sibling squabbles part 2: dealing with bickering pets

Posted by Nicole Larocco-Skeehan, CPDT-KA on Mar 17 2014

In yesterday’s blog, I talked a little bit about what’s normal and what’s not when it comes to sibling rivalry between dogs. Today, I’m going to tell you some things you can do to cope with dogs who fight. No matter how serious an altercation between your dogs can be, there are some measures you can take to ensure that they rebuild their relationship afterwards.

Walk it Out

Parallel leash walking is one of my favorite relationship builders for dogs. When you do parallel leash walking, you are simultaneously doing a fun activity in the presence of the other dog while burning energy in both dogs. The longer the walk, the better! A dog with less energy will be less likely to become aroused and aggressive. And with all of those exercise-induced endorphins, your dog may actually even start to have positive feelings about the other dog – unlike before, when the other dog may have been a source of stress. When doing parallel leash walking, it’s best to have an extra set of hands. So have one person walk one dog, while a friend or spouse walks the other. That way, if there is tension, you can opt to give each other space.

Manage Resources

If fighting is caused by a possessive issue over resources, sometimes the best medicine is to manage the resource in question. Remember, value is in the eye of the beholder – so things that may be valuable resources to one dog may not seem valuable to another, or to you as a human. Common resources for dogs include food, treats and chewies, stolen objects, toys, dog beds and pillows, human furniture or even humans themselves.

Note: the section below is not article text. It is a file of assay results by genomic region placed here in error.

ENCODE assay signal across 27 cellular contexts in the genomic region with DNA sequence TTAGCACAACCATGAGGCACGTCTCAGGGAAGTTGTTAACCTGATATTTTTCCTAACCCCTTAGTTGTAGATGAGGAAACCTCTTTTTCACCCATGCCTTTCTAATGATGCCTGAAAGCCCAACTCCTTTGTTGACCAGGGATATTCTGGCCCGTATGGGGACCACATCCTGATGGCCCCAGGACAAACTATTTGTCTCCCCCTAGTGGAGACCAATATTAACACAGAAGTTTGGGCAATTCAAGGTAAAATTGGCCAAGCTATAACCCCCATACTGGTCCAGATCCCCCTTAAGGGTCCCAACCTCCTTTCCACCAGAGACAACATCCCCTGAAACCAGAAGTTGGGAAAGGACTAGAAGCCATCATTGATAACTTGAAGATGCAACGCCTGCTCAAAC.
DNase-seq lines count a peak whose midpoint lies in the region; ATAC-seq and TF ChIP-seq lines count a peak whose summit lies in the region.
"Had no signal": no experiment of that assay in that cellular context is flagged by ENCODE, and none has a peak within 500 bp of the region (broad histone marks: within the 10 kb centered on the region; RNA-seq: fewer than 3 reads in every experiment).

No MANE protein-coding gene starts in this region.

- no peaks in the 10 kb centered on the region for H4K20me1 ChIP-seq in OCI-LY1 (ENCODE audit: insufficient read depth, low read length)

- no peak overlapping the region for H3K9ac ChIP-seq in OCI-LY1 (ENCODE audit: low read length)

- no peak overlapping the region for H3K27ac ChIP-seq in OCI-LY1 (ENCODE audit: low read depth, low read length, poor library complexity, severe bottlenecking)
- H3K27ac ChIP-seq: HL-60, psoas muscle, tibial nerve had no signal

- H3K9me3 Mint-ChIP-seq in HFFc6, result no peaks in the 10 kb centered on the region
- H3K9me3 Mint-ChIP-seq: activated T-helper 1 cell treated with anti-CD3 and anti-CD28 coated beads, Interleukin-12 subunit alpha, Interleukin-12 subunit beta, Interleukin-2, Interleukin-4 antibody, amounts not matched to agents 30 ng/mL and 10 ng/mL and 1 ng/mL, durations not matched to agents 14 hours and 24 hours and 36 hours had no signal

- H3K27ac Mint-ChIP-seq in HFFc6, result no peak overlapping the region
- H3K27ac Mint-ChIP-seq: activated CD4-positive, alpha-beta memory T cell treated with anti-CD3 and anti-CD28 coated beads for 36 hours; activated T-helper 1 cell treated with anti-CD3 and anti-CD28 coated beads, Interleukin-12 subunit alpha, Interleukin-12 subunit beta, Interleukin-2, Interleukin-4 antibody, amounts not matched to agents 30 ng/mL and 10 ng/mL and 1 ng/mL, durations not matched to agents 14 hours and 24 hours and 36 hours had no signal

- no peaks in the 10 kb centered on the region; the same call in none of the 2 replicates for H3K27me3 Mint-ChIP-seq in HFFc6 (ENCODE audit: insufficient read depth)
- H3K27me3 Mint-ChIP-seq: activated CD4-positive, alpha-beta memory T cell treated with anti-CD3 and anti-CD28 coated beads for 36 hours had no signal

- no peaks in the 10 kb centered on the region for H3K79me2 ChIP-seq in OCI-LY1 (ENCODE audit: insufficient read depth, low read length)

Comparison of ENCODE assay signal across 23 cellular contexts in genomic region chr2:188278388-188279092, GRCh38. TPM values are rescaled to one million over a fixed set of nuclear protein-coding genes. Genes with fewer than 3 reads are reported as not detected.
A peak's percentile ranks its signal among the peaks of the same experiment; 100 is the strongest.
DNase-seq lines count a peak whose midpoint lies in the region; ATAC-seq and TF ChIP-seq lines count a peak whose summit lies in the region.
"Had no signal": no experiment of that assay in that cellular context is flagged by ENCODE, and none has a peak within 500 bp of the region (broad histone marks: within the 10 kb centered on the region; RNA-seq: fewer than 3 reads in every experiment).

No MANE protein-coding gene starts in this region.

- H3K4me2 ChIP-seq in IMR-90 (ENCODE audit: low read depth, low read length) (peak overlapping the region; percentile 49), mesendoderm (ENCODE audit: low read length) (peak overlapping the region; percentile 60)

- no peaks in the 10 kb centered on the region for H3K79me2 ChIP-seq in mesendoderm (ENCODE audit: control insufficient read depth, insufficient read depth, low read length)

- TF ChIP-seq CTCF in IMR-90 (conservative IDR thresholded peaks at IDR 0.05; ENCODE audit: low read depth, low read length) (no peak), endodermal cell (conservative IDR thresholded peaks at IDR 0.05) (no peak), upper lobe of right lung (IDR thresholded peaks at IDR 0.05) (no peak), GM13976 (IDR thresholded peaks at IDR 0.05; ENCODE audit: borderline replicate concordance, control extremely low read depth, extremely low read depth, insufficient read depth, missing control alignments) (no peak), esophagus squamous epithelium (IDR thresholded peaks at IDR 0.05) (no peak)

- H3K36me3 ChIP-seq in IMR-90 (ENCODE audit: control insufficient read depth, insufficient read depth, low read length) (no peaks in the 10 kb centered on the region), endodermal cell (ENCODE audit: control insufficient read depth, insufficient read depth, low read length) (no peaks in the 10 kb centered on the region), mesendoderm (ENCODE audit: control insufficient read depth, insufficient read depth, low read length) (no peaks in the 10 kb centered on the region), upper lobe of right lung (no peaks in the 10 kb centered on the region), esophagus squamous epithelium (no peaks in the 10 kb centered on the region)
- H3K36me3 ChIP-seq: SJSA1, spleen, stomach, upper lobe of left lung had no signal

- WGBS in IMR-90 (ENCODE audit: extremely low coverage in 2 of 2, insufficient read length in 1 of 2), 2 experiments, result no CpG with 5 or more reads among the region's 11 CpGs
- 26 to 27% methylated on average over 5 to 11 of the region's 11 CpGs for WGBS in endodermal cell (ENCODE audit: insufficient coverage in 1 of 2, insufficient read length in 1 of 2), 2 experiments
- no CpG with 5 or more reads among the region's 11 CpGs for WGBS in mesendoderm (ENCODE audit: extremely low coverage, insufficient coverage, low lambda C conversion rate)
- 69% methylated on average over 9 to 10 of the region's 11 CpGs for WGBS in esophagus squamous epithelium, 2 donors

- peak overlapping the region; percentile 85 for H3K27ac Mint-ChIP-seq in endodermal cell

If the resource is easy to manage; for example, your dog becomes aggressive over a bully stick or other high-value chew toy, then the easiest solution may be to not have the object in question in your home. If the resource is more difficult to manage; for example, if you or your spouse is the resource, or if the dog is resource guarding human furniture or his food bowl; then it may be time for some structure inside of the home, or to start a behavior modification plan designed by a professional dog trainer.

Manage the Dogs

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If your dogs are having a difficult time being in the same room together without starting a fight, even though you’ve managed resources and exercised them, you may have to separate them when they cannot be directly supervised. When they are in the same room with you, keeping them both on leash and tethered on different sides of the room is an option. Or if the dogs will not calm down while in each other’s presence, you can place one of them into a crate in a different room while the other one has family time (rotate them every so often so everyone has a turn to get attention). If you are in this situation, it is probably time to find a certified professional dog trainer to begin a behavior modification plan.

Call a Pro

If you are experiencing any of the above situations, it is more than likely time to look for a certified professional dog trainer who can help you design and carry out a behavior modification plan for your dogs. Check out the website for the certification counsel for professional dog trainers at for recommendations on qualified animal behavior experts in your area.

While rebuilding relationships between animals that are fighting can be challenging and takes time, the prognosis is generally good if you follow the right plan and allow everyone involved in the situation to heal both physically and emotionally from the scars that may have occurred during previous fights.

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